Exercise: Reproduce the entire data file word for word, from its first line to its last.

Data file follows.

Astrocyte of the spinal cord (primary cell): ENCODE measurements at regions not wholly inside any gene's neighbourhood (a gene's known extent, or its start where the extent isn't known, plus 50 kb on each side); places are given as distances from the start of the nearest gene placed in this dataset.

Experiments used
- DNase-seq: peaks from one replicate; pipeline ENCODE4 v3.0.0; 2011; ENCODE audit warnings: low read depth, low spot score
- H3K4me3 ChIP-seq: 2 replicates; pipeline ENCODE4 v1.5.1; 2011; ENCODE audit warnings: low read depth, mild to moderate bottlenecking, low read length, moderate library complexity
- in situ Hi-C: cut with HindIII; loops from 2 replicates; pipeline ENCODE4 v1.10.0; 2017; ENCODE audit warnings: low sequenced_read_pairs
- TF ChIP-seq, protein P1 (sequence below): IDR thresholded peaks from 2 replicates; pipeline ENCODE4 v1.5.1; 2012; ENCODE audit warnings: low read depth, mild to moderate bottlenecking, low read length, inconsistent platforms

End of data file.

Astrocyte of the spinal cord (primary cell): ENCODE measurements at regions not wholly inside any gene's neighbourhood (a gene's known extent, or its start where the extent isn't known, plus 50 kb on each side); places are given as distances from the start of the nearest gene placed in this dataset.

Experiments used
- DNase-seq: peaks from one replicate; pipeline ENCODE4 v3.0.0; 2011; ENCODE audit warnings: low read depth, low spot score
- H3K4me3 ChIP-seq: 2 replicates; pipeline ENCODE4 v1.5.1; 2011; ENCODE audit warnings: low read depth, mild to moderate bottlenecking, low read length, moderate library complexity
- in situ Hi-C: cut with HindIII; loops from 2 replicates; pipeline ENCODE4 v1.10.0; 2017; ENCODE audit warnings: low sequenced_read_pairs
- TF ChIP-seq, protein P1 (sequence below): IDR thresholded peaks from 2 replicates; pipeline ENCODE4 v1.5.1; 2012; ENCODE audit warnings: low read depth, mild to moderate bottlenecking, low read length, inconsistent platforms